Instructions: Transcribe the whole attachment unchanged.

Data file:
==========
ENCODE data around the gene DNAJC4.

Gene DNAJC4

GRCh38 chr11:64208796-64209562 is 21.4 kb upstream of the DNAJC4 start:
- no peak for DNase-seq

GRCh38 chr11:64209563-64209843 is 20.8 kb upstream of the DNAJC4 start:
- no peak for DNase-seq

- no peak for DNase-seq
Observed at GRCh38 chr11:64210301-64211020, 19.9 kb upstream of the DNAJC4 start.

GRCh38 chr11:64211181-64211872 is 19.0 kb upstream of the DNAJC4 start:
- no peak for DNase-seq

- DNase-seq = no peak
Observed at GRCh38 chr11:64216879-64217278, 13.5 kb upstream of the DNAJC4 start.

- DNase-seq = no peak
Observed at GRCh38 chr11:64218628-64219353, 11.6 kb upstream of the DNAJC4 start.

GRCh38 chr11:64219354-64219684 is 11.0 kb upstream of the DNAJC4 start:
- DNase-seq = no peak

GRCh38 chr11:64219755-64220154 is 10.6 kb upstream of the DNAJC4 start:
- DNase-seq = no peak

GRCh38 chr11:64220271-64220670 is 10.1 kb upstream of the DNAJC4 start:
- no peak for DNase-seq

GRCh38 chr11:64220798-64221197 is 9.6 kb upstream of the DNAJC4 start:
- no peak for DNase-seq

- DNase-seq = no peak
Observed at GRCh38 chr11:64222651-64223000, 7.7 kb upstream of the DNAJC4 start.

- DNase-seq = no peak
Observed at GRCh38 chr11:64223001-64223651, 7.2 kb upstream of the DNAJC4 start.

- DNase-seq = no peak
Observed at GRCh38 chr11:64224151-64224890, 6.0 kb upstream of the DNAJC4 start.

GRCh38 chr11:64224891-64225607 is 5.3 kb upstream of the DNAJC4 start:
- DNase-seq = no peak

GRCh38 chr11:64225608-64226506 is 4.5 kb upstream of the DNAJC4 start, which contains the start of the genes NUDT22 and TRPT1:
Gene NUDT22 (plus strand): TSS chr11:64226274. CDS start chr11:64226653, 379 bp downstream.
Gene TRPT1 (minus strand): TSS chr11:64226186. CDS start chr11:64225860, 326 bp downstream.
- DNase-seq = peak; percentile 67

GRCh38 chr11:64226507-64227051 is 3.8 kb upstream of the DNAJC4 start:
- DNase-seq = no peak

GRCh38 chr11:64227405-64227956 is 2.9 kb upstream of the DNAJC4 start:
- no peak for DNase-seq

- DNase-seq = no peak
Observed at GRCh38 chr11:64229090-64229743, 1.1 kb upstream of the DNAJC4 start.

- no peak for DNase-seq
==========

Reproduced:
ENCODE data around the gene DNAJC4.

Gene DNAJC4

GRCh38 chr11:64208796-64209562 is 21.4 kb upstream of the DNAJC4 start:
- no peak for DNase-seq

GRCh38 chr11:64209563-64209843 is 20.8 kb upstream of the DNAJC4 start:
- no peak for DNase-seq

- no peak for DNase-seq
Observed at GRCh38 chr11:64210301-64211020, 19.9 kb upstream of the DNAJC4 start.

GRCh38 chr11:64211181-64211872 is 19.0 kb upstream of the DNAJC4 start:
- no peak for DNase-seq

- DNase-seq = no peak
Observed at GRCh38 chr11:64216879-64217278, 13.5 kb upstream of the DNAJC4 start.

- DNase-seq = no peak
Observed at GRCh38 chr11:64218628-64219353, 11.6 kb upstream of the DNAJC4 start.

GRCh38 chr11:64219354-64219684 is 11.0 kb upstream of the DNAJC4 start:
- DNase-seq = no peak

GRCh38 chr11:64219755-64220154 is 10.6 kb upstream of the DNAJC4 start:
- DNase-seq = no peak

GRCh38 chr11:64220271-64220670 is 10.1 kb upstream of the DNAJC4 start:
- no peak for DNase-seq

GRCh38 chr11:64220798-64221197 is 9.6 kb upstream of the DNAJC4 start:
- no peak for DNase-seq

- DNase-seq = no peak
Observed at GRCh38 chr11:64222651-64223000, 7.7 kb upstream of the DNAJC4 start.

- DNase-seq = no peak
Observed at GRCh38 chr11:64223001-64223651, 7.2 kb upstream of the DNAJC4 start.

- DNase-seq = no peak
Observed at GRCh38 chr11:64224151-64224890, 6.0 kb upstream of the DNAJC4 start.

GRCh38 chr11:64224891-64225607 is 5.3 kb upstream of the DNAJC4 start:
- DNase-seq = no peak

GRCh38 chr11:64225608-64226506 is 4.5 kb upstream of the DNAJC4 start, which contains the start of the genes NUDT22 and TRPT1:
Gene NUDT22 (plus strand): TSS chr11:64226274. CDS start chr11:64226653, 379 bp downstream.
Gene TRPT1 (minus strand): TSS chr11:64226186. CDS start chr11:64225860, 326 bp downstream.
- DNase-seq = peak; percentile 67

GRCh38 chr11:64226507-64227051 is 3.8 kb upstream of the DNAJC4 start:
- DNase-seq = no peak

GRCh38 chr11:64227405-64227956 is 2.9 kb upstream of the DNAJC4 start:
- no peak for DNase-seq

- DNase-seq = no peak
Observed at GRCh38 chr11:64229090-64229743, 1.1 kb upstream of the DNAJC4 start.

- no peak for DNase-seq